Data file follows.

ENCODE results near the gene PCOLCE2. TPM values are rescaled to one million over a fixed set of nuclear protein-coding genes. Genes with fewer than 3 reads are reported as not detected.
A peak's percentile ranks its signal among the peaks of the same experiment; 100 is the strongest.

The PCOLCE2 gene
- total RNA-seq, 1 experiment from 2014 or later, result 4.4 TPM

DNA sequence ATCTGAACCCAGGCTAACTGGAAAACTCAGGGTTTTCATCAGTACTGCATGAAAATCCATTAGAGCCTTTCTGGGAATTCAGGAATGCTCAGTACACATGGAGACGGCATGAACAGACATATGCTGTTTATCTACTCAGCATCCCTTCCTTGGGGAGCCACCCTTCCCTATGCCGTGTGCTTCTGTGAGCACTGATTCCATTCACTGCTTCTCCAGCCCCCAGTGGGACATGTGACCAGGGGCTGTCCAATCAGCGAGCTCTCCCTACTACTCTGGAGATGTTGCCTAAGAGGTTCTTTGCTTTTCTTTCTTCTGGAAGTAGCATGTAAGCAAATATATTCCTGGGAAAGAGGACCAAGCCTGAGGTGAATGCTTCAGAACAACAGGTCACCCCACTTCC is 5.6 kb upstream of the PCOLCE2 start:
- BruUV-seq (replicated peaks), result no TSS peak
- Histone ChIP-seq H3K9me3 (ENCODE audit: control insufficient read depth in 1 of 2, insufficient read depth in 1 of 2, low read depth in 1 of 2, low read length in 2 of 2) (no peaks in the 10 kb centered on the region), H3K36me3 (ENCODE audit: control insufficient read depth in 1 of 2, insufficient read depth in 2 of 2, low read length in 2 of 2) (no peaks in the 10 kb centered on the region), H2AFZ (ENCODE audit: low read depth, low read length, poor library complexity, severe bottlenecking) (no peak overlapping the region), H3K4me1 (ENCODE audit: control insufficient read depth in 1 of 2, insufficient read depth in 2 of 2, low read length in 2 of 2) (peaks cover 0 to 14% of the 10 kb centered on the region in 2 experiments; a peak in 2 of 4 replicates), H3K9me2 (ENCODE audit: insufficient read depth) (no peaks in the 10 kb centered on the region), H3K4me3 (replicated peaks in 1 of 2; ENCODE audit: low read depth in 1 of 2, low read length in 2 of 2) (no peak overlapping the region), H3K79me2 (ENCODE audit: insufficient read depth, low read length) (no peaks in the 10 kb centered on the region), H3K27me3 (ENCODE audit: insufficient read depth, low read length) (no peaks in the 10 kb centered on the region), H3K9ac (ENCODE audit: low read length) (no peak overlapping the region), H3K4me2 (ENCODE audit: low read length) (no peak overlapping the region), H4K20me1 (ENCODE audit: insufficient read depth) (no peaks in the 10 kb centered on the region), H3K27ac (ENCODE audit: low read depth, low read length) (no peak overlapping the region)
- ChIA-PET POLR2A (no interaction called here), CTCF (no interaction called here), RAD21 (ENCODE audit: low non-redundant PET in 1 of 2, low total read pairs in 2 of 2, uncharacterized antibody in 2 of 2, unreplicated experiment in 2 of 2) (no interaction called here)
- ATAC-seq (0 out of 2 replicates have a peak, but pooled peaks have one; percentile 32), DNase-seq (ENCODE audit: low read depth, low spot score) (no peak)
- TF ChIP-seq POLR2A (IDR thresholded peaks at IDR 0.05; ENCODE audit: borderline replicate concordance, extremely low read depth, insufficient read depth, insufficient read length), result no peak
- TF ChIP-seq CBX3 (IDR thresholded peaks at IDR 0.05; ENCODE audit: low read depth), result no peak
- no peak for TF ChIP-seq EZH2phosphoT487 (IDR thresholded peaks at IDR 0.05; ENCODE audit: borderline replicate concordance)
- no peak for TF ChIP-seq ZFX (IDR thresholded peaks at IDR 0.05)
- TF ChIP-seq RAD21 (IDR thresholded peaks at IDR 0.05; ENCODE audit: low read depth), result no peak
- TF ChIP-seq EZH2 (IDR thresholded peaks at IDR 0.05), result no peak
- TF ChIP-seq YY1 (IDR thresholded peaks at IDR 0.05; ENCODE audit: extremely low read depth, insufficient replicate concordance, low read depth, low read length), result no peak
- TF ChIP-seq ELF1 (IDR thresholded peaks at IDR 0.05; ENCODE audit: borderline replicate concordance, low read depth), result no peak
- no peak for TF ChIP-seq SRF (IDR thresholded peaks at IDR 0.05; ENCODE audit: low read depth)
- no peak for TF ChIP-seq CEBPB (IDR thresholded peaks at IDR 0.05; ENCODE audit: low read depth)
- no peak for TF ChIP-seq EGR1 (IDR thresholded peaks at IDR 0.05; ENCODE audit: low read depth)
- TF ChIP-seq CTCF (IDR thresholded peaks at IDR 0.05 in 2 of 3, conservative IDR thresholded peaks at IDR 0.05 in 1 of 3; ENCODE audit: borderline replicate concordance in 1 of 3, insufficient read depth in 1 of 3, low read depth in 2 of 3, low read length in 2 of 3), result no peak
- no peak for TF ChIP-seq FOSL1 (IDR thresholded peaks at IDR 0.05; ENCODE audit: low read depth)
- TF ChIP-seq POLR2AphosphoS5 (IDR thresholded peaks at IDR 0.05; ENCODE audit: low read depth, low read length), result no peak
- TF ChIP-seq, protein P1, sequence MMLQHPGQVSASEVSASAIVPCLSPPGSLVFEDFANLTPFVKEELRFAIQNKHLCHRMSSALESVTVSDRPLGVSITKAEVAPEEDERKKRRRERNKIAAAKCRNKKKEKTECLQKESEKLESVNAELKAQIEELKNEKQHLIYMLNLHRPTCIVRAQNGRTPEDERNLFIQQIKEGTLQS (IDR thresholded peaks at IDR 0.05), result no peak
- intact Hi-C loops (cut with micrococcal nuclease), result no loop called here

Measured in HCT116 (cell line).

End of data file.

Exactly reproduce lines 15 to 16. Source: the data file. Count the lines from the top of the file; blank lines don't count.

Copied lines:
- TF ChIP-seq EZH2 (IDR thresholded peaks at IDR 0.05), result no peak
- TF ChIP-seq YY1 (IDR thresholded peaks at IDR 0.05; ENCODE audit: extremely low read depth, insufficient replicate concordance, low read depth, low read length), result no peak